Researchers said this was a cause for worry as the chance for serious injury such as hip fractures is high for people in the age bracket, as is the risk of depression after the fall.
The finding is just one of many made by Universiti Malaya's ambitious Malaysian Elders Longitudinal Research (Melor) project, a long-term effort to "gather vital information on issues, opinions and needs of the older person from their own perspective".
Melor co-founder Associate Prof Dr Tan Maw Pin revealed that out of her groups, that age demographic had the highest statistics for falling.
A total of 273 senior citizens above 75 years old took part in the survey.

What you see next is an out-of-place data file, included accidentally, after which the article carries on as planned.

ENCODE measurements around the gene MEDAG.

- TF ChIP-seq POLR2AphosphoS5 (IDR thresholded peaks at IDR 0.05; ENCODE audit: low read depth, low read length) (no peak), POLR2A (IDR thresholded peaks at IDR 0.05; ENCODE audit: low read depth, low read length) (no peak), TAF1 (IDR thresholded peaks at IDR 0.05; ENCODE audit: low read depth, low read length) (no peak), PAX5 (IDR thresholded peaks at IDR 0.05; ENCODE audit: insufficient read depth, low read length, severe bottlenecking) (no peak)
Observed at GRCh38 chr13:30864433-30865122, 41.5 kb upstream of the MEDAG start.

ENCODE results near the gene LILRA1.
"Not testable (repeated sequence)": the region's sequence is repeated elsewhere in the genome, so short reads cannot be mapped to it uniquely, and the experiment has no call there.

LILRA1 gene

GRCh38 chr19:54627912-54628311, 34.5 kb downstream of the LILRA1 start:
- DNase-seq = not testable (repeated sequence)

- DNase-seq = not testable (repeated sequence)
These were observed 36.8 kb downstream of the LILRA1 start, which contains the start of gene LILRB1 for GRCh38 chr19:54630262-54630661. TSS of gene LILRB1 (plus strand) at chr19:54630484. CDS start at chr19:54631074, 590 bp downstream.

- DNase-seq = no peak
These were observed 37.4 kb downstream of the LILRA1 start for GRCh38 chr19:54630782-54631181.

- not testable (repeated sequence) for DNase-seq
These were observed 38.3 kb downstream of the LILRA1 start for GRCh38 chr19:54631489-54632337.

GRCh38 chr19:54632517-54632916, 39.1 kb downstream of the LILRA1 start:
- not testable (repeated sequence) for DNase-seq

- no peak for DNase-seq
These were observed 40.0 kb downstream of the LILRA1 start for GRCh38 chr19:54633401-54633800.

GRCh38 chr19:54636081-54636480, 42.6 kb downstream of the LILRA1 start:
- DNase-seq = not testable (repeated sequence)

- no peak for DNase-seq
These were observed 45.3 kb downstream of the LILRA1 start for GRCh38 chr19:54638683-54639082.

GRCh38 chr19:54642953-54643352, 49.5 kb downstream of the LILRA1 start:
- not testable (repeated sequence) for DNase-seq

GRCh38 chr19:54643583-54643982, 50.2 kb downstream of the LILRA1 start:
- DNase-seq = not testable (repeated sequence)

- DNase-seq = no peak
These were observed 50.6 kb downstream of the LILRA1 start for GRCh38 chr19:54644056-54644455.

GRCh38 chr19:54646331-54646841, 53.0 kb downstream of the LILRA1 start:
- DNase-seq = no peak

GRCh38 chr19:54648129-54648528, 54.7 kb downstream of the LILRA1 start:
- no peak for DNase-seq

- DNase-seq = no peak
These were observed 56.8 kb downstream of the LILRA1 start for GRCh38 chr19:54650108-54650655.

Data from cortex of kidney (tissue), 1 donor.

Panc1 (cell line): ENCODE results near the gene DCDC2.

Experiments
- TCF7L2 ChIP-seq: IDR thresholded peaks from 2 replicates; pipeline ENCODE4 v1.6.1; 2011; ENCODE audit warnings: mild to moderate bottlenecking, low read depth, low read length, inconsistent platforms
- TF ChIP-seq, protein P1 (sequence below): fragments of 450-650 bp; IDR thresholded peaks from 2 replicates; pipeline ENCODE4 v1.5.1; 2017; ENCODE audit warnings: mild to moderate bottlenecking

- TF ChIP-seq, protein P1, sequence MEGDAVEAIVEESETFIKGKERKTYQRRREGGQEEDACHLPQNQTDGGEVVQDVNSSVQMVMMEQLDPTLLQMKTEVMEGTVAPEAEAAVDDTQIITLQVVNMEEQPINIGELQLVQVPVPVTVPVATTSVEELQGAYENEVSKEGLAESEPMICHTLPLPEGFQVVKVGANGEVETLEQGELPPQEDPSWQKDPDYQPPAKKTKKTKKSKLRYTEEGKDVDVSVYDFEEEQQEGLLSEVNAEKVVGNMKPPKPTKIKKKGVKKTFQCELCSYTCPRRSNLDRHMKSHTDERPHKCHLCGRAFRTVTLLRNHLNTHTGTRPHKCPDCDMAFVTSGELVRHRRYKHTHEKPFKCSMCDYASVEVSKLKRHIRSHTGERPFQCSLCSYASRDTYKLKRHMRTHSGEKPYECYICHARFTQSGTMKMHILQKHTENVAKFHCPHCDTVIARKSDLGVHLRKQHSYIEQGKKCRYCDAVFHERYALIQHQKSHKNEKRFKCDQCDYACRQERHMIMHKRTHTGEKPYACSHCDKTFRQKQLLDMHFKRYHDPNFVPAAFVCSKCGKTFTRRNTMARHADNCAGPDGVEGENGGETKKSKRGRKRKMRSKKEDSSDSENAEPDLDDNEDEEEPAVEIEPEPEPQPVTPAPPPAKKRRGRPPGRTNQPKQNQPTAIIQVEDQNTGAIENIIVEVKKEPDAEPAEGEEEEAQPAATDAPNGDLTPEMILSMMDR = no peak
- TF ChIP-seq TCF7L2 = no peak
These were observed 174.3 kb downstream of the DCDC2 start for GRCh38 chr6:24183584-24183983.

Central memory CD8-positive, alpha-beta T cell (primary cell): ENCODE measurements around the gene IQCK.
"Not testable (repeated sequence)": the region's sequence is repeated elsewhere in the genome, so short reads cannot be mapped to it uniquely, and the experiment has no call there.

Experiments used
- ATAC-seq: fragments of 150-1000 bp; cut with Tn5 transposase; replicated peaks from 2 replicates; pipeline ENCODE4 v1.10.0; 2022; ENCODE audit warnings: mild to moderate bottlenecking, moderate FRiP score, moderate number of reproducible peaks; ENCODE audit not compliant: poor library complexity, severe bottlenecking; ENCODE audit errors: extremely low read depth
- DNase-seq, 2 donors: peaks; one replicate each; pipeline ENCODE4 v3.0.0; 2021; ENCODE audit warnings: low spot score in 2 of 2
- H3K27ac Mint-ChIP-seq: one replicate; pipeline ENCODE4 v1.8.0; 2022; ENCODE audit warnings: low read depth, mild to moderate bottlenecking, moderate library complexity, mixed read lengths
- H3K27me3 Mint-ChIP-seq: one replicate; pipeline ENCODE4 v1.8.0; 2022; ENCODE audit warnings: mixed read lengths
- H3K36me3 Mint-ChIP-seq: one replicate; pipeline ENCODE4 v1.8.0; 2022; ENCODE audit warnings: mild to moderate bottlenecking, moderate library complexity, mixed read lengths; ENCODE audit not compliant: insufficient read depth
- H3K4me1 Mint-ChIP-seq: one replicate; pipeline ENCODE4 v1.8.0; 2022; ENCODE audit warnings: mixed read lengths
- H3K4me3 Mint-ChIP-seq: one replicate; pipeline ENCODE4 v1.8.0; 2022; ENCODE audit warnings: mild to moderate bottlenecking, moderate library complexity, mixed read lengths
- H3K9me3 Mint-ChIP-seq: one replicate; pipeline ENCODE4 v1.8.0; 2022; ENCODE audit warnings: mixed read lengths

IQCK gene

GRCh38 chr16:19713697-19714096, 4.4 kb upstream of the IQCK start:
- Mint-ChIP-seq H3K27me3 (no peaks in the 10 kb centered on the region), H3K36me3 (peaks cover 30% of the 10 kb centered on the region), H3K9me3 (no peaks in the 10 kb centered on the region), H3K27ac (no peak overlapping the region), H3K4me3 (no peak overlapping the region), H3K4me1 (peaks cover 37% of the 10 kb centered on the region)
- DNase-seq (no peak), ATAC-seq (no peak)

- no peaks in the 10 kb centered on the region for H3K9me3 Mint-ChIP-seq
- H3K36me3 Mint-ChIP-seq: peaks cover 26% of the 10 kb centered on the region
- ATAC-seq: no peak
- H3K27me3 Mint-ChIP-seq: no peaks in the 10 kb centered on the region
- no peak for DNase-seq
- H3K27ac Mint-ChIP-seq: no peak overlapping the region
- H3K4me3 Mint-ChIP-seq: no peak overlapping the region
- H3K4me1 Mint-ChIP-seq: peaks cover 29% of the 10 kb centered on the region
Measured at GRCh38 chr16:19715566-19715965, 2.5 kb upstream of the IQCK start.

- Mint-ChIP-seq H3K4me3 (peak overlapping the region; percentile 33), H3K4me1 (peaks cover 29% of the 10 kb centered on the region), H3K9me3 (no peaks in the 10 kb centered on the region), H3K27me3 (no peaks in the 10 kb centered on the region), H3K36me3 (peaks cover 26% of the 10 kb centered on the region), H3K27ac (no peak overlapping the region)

The number was lower at 23 per cent for the 55 years and above category, which had 1,088 respondents.
Melor researchers are urging for steps to address this issue before it is too late.
"By 2030, we will have about five million people over the age of 60 and we are aging faster than the rest of the world.
"But we can't look after the aging issue at the moment because we have the highest percentage of people overweight in Asia, at 44 per cent. And since we are spending all our resources dealing with this problem, we don't have enough to look at aging.
"If we don't do something now, this aging issue is going to come up like a tsunami and hit us in the face," said Dr Tan.
She hopes the data will paint a clearer picture of the demands and challenges that the growing elderly community face.